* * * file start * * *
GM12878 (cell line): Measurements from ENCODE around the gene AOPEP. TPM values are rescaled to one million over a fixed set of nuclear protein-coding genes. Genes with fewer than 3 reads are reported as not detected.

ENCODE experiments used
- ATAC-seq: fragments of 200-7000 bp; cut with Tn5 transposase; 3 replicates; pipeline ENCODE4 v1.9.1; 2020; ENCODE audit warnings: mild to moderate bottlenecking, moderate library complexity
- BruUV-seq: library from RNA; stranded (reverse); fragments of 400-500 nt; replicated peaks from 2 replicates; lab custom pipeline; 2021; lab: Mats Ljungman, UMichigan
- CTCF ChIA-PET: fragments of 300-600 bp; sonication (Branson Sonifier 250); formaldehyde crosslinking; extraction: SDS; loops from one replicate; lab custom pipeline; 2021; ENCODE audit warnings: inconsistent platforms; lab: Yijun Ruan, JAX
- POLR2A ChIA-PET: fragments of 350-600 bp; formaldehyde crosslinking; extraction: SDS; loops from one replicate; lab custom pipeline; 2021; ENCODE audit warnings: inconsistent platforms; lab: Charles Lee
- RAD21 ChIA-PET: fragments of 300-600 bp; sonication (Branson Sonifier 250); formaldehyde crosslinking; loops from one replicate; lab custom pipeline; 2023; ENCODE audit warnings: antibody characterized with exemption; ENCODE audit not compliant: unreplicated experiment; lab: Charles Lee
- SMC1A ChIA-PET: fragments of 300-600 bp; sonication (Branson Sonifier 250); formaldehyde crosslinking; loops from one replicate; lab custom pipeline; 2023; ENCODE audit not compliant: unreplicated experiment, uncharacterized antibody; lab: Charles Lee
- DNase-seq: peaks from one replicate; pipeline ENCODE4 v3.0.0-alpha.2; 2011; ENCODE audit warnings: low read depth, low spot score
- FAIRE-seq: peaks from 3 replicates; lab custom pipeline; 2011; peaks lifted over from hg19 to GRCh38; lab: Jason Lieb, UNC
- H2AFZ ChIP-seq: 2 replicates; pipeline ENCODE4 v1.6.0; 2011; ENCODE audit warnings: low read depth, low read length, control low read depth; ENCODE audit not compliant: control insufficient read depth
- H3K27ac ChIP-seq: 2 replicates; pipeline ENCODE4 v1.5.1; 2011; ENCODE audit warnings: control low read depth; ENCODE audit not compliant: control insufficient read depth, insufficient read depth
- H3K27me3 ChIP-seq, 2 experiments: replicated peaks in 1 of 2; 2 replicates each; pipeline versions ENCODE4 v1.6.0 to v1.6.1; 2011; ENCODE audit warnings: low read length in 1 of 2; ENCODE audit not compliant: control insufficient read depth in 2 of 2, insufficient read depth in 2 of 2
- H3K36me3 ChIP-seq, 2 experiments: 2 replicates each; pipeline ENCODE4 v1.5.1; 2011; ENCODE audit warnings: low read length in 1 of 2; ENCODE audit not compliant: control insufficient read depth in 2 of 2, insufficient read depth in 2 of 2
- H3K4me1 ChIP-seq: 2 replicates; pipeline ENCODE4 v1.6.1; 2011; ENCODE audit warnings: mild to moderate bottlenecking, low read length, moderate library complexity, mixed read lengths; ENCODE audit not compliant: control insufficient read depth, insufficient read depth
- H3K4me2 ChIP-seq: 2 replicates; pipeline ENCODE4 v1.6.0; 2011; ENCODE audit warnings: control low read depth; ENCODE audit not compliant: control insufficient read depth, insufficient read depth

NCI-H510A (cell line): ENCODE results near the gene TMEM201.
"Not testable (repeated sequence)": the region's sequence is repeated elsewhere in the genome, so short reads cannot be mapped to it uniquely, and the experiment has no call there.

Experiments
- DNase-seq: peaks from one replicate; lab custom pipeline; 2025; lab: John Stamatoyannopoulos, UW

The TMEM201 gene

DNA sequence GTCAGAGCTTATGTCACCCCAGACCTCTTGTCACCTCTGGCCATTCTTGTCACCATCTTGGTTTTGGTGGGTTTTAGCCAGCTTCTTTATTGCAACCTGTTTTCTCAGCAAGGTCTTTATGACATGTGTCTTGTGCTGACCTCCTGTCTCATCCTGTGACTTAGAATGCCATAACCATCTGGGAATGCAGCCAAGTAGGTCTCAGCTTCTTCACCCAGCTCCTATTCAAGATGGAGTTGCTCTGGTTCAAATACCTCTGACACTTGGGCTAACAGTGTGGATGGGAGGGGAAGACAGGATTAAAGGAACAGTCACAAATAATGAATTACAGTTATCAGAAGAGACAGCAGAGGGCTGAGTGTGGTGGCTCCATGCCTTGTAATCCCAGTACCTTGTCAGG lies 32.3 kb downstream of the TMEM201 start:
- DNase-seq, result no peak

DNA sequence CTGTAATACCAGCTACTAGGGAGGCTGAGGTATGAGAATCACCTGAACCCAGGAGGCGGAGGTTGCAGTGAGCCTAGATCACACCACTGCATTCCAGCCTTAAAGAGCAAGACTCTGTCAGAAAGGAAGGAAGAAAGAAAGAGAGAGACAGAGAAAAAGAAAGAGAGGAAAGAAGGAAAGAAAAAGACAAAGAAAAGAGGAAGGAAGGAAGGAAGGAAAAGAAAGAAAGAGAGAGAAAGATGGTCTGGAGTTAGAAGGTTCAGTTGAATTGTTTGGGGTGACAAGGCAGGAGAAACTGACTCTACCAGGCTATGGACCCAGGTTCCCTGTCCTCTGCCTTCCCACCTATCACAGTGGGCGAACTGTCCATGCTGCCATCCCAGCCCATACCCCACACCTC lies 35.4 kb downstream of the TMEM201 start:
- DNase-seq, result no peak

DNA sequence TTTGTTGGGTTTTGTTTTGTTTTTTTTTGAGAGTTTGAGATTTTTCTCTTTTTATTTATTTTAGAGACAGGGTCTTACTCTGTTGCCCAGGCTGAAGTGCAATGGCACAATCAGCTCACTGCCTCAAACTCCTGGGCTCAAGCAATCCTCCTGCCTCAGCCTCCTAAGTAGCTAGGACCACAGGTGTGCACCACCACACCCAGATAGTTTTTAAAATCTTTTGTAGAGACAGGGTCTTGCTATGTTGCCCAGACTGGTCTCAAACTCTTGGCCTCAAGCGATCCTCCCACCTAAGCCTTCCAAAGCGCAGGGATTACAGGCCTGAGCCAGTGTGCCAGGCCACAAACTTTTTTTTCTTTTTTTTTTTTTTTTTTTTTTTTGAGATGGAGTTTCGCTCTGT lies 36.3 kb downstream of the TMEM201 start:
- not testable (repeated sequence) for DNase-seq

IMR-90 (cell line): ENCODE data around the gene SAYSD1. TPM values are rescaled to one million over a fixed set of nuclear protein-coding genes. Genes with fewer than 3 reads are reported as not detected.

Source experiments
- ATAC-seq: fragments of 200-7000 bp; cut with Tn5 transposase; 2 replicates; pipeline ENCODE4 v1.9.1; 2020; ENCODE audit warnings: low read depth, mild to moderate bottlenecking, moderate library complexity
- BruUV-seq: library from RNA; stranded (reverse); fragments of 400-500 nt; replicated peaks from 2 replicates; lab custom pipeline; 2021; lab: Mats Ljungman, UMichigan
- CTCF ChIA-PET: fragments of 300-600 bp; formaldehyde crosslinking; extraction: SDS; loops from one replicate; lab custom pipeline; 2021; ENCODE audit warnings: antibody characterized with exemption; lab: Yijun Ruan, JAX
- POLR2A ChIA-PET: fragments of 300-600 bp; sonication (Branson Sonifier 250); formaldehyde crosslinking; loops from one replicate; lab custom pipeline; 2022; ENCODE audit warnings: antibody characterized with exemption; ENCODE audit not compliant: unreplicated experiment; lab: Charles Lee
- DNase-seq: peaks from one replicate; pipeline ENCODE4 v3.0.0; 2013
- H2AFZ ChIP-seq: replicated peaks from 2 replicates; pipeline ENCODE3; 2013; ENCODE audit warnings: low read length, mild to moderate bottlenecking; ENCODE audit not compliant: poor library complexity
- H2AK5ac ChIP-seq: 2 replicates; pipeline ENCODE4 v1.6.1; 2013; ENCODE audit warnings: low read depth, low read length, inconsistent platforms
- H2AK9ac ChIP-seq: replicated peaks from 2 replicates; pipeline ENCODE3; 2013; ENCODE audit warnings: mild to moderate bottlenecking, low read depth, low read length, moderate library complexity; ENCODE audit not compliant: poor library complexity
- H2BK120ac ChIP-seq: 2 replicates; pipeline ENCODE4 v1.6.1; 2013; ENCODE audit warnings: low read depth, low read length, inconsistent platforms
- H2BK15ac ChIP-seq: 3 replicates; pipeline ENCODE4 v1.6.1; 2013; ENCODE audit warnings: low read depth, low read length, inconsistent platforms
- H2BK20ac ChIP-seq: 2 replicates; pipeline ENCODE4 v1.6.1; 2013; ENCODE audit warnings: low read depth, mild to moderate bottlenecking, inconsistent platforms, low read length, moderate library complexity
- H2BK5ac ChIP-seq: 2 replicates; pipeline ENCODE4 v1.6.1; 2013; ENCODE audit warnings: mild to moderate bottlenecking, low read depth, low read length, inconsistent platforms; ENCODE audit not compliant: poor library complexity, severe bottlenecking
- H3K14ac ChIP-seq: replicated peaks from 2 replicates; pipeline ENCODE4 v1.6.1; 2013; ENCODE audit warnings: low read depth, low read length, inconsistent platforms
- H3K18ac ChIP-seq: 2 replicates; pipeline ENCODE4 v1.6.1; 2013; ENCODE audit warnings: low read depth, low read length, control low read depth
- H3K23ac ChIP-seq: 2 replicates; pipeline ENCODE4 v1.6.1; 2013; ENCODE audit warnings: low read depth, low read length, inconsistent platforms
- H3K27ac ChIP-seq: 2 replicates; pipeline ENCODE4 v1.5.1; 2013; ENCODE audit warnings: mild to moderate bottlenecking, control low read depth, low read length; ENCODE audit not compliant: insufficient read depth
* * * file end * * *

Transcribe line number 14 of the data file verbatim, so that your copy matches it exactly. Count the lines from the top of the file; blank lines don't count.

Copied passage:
- H3K36me3 ChIP-seq, 2 experiments: 2 replicates each; pipeline ENCODE4 v1.5.1; 2011; ENCODE audit warnings: low read length in 1 of 2; ENCODE audit not compliant: control insufficient read depth in 2 of 2, insufficient read depth in 2 of 2